Wiki Contributions


Indeed, there is a huge potential for dangerous applications with current technology. It is easier to design a molecule to poison a system than to heal a system.

Thanks, I updated the article. Working on Part II now.

I totally agree. The techniques that have worked well so far are quite far from understanding cells, organs, organisms, or ecosystems. However, the incredible rate of progress at the small molecule to protein complex scale is already showing a strong impact, at least on getting a much better funnel before we begin in vivo testing.

I'm very surprised that there is no mention of a low-dose aspirin regime here. Low dose aspirin can greatly reduce chances of stroke, heart attack, and cancer. The main caveat is that there is increased chance of bleeding or stomach ulcer, the latter of which can be avoided by taking with food.


We make it up as we go along :)

Basically my wife and I ask ourselves "What is the next thing to learn, or what do the kids need to review?" Our very broad curriculum for math is operations in order, from addition to exponents and logarithms, with learning and graphing functions that use that operation at the same time. So, when they learn addition they learn linear functions and line graphing, curves when they learn exponents, etc. Then fractions and decimals, because you need to understand fractions to understand the unit circle, which is the basis for angles and therefore geometry and trig. Reading is easiest: make them read and discuss harder books than they read last week. Writing is similarly straightforward, though there we reach rhetorical techniques when we do persuasive writing, meter when we write poetry, etc. History we are doing linearly, and trying emphasize the history of technological progression and cultural progression over dates and names. For example, kids should know what the difference between neolithic and paleolithic societies is, or what the limitations of bronze tooling are. We also do a lot of timelines, so the kids know about the different states of various societies at the same time in history.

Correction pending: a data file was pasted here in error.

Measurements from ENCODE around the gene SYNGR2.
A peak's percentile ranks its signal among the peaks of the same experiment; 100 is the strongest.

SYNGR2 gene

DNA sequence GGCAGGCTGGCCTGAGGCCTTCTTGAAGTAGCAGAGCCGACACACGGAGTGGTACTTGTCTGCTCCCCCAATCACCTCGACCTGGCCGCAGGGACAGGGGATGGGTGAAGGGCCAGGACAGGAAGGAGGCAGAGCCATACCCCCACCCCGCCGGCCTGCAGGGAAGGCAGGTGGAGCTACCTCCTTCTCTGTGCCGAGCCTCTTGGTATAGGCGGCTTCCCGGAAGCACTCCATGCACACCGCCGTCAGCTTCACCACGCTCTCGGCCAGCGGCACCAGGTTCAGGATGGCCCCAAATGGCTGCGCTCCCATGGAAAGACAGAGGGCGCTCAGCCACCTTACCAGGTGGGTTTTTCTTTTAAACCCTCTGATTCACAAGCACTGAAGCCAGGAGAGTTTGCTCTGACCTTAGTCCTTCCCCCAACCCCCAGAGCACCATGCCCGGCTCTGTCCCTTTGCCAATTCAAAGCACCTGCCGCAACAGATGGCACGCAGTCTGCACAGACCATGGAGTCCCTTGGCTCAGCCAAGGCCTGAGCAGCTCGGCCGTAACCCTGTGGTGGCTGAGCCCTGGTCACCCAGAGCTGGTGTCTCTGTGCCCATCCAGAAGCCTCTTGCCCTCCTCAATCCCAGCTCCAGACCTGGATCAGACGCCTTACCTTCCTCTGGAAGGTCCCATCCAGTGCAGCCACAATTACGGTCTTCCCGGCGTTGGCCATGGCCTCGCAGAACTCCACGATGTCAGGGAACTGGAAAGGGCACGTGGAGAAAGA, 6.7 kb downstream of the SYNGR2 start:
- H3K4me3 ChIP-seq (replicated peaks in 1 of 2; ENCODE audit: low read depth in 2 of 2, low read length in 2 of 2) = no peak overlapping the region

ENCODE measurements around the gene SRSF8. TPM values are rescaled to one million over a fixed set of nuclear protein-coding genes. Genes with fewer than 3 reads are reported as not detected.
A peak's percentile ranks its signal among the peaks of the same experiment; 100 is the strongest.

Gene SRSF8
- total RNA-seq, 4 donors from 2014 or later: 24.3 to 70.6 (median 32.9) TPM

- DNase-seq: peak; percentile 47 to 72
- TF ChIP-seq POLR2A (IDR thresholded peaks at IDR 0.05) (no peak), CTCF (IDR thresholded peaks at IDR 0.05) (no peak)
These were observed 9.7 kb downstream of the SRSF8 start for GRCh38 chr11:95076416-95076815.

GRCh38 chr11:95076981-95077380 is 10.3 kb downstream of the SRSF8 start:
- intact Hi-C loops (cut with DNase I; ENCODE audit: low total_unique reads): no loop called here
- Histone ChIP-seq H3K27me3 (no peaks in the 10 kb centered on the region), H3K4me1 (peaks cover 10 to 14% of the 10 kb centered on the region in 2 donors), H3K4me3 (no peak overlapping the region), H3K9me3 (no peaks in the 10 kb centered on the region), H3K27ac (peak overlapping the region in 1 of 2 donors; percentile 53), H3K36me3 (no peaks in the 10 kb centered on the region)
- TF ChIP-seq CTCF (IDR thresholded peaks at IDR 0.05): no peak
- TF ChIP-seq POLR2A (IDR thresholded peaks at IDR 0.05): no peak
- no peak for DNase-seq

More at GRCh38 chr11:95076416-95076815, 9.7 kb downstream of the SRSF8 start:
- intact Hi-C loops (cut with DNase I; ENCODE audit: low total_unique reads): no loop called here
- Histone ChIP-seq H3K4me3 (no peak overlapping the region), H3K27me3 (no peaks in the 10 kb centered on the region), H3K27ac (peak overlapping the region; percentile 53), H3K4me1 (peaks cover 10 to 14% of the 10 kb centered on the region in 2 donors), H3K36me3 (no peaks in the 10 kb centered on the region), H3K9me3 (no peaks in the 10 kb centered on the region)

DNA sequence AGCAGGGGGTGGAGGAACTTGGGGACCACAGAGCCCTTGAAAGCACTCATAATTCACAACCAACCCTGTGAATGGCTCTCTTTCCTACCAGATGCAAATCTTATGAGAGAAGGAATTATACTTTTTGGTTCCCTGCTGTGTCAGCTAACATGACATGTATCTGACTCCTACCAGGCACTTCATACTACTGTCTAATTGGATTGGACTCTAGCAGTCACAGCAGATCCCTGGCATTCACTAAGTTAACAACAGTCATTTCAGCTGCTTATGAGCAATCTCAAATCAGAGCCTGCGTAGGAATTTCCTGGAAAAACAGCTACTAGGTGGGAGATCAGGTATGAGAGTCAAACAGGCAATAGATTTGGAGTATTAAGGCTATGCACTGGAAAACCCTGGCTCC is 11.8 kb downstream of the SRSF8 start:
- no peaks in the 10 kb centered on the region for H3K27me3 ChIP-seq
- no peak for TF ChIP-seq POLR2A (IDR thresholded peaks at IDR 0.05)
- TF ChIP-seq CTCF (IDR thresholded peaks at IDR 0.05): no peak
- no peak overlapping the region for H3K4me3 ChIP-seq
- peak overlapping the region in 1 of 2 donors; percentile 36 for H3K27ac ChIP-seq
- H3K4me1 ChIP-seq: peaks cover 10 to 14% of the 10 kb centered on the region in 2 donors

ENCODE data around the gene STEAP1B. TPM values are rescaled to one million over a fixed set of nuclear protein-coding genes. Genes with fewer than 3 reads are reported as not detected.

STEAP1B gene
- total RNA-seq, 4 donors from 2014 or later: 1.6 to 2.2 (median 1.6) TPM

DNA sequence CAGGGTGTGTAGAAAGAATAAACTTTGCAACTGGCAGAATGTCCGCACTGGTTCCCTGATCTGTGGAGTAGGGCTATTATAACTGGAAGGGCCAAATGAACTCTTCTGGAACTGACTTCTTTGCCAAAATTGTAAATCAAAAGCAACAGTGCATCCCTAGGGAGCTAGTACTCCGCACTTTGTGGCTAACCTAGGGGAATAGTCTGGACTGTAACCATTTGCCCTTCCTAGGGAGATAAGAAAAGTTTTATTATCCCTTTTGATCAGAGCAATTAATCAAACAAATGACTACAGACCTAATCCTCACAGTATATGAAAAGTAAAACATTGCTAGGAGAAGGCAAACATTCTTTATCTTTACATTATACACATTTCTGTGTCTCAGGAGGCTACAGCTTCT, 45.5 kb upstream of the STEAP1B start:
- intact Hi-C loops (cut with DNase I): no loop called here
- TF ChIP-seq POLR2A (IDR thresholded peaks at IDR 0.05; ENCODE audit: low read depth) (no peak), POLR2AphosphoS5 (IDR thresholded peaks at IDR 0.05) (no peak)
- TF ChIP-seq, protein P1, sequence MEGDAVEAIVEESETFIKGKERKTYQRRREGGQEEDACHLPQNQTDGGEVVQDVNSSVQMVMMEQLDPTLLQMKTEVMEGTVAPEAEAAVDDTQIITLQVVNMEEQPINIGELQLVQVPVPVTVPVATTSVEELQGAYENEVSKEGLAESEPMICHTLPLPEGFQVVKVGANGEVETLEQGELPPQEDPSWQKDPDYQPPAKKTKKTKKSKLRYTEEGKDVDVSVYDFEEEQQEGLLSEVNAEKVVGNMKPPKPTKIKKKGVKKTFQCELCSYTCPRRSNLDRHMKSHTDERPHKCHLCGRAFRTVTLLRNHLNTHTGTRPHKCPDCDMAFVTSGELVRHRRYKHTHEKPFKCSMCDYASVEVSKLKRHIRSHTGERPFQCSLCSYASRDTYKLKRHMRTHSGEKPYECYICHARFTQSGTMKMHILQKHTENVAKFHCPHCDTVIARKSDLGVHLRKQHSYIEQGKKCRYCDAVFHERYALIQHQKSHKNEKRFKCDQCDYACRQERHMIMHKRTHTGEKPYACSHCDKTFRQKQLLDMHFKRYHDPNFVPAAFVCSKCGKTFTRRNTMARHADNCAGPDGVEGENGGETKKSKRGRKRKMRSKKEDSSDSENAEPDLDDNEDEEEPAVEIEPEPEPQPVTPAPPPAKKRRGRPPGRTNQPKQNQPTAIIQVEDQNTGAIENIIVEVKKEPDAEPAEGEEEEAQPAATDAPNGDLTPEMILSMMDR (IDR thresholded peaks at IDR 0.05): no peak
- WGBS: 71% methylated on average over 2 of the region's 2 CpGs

Finally, the best thing about this approach is that you can get your teachers to suggest things that would work well in your curriculum, or related areas that should be taught together. If you ever get anxious about missing something you can look up your local curriculum standards, though most often these will just show you how ridiculously ahead of public school the kids are.


Do what Harry's dad in HPMOR does: hire local grad students to be homeschool tutors. I do this for my 6 year old and 9 year old, and it is awesome. We parents do very high-level curriculum, taking about half an hour each week, and the tutors and kids do the rest. Teach at the kids' pace, choose material and progressions that make sense to you (or make sense to him), and have constant contact with teachers. I've found $20/hour is an attractive wage for most PhD students, and their expertise means that the barrage of "why?" questions the kids ask can actually be answered, often with current research findings. We've found we can cover 2 to 4 times the material in public school curriculum, and school is from 9 to 2. Also, you can do reasonable things like teach radians before degrees, graphing and functions along with each operation, foreign languages with native speakers, and Greek and Roman roots starting in kindergarten.

Hi there, I'm a Biologist turned Software Engineer, age 34. I came to Less Wrong through Overcoming Bias and HPMOR, and I'm still here because the notions of rationality appeal to me. It is nice to among others who hold rationality as an ideal to aspire to.